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This article is from the Dictionary of North Carolina Biography, 6 volumes, edited by William S. Powell. Copyright ©1979-1996 by the University of North Carolina Press. Used by permission of the publisher. For personal use and not for further distribution. Please submit permission requests for other use directly to the publisher.

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Clark, James West

by Roy Parker, Jr., 1979

15 Oct. 1779–13 Dec. 1843

James West Clark, congressman, legislator, and chief clerk of the U.S. Navy Department, was born in Bertie County, the son of Christopher Clark of Elmwood on Salmon Creek, "a merchant of North England & Edenton," and his second wife, Hannah Turner. He was graduated from Princeton College at the age of eighteen in 1797 and in 1802 and 1803 represented Bertie County in the General Assembly. In 1802 he married Arabella, daughter of Colonel Henry Irwin Toole, a prominent planter of Edgecombe County. The couple lived first on Walnut Creek, eight or ten miles from Tarboro, but in 1830 built a house that still stands in Tarboro. Clark represented Edgecombe County in the General Assembly in 1810 and 1811 and in the senate in 1812, 1813, and 1814. He was a Madison elector in 1812. He was elected to Congress, served during 1816–17, but declined to run for a second term. In Congress he served on the Committee on Private Land Claims.

Remaining active in local politics, Clark was clerk of the North Carolina Senate for two sessions, 1827–28 and 1828–29. He became a strong Jacksonian and during the period 1829–31 served as chief clerk of the Navy Department under his friend, Secretary of the Navy John Branch, leaving when Branch resigned as a result of the Peggy Eaton affair, which sundered the Jackson cabinet. In 1837, Clark was appointed a member of the council of state to replace someone who declined to serve, but the constitutionality of his appointment was questioned and his name was withdrawn.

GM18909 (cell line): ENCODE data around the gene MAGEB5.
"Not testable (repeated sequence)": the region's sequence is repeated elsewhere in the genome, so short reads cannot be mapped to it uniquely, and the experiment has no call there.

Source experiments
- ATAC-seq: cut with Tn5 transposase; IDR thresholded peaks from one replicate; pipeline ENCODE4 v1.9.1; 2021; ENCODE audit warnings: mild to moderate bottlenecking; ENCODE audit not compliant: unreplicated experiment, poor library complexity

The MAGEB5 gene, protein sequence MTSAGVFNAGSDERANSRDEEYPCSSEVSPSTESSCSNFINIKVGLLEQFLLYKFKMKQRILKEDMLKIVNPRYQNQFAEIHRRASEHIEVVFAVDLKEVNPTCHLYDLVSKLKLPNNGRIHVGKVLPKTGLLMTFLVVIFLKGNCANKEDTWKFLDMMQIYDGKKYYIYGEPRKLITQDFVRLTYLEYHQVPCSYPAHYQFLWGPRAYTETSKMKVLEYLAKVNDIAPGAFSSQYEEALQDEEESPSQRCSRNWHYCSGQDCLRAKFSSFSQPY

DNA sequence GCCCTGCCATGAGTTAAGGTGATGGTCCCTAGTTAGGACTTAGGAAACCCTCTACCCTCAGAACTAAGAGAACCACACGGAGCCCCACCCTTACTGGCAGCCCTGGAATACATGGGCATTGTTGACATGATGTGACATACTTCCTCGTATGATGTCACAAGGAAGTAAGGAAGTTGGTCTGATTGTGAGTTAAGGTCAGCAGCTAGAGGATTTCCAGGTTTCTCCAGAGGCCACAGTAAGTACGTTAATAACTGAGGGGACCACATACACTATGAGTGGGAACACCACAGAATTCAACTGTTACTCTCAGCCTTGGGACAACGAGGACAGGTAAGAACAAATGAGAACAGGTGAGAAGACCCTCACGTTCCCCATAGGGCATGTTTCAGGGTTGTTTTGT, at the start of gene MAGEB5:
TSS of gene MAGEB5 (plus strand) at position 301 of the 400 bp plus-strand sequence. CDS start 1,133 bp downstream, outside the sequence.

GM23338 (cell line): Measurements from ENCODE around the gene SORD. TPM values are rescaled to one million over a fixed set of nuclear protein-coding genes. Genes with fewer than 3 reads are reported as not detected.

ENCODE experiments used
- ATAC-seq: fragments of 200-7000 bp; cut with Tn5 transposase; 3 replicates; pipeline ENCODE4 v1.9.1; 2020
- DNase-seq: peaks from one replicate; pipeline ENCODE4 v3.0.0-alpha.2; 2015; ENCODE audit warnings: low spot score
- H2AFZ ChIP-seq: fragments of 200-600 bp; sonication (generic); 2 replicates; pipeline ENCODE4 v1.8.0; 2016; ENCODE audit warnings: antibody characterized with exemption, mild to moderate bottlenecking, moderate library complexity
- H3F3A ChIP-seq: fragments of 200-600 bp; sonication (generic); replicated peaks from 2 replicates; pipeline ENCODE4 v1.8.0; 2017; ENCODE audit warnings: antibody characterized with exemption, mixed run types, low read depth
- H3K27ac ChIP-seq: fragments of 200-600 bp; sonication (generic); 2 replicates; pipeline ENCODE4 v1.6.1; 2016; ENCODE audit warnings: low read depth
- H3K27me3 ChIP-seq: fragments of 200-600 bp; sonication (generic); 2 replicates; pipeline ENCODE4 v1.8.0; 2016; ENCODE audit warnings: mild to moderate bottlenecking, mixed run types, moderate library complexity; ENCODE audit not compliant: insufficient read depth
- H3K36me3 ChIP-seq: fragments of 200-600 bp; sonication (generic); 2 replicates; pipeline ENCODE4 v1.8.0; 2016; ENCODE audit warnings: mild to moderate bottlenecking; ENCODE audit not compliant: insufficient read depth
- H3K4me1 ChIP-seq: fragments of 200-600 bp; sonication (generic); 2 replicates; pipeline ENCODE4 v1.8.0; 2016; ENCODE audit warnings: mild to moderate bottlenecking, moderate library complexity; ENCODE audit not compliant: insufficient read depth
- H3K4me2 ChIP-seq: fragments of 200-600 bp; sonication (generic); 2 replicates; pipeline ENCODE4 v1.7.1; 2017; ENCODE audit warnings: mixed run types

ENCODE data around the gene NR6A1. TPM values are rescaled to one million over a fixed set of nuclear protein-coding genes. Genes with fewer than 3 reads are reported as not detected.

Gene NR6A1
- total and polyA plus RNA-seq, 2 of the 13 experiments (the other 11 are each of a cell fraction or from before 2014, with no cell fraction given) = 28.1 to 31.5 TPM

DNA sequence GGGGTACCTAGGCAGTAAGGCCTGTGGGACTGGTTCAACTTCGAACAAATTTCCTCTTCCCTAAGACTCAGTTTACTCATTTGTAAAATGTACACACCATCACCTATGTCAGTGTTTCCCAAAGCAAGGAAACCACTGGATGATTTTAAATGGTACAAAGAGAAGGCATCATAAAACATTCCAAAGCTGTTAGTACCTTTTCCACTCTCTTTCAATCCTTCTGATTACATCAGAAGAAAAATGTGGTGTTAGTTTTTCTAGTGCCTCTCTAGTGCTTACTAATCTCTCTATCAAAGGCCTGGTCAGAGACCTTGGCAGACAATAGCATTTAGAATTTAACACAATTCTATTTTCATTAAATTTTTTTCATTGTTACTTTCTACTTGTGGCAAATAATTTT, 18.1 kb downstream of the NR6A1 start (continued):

Clark and his wife were the parents of one son, Henry Toole, who became governor of the state, and three daughters, Laura (Mrs. J. W. Cotten), Maria (Mrs. Matthew Weddell), and Mary Sumner (Mrs. William George Thomas). Clark was buried in Calvary church cemetery, Tarboro. In 1844, perhaps as a posthumous honor, he was awarded an honorary M.A. degree by Princeton.


Biog. Dir. Am. Cong. (1971).

Joseph B. Cheshire, Nonnulla (1930).

Family letters (possession of Jaquelin Drane Nash, Tarboro).

John H. Wheeler, Historical Sketches of North Carolina (1851).

Additional Resources:

"Clark, James West, (1779 - 1843)." Biographical Directory of the United States Congress. Washington, D.C.: The Congress. (accessed January 9, 2014).

Clark Family Bible Records. 1758-1944. N.C. Family Records Collection, State Archives of North Carolina. (accessed January 9, 2014).

Fleming, Monika. "The political Clarks and their contributions." The Daily Southerner [Tarboro, N.C.]. September 10, 2007. # (accessed January 9, 2014).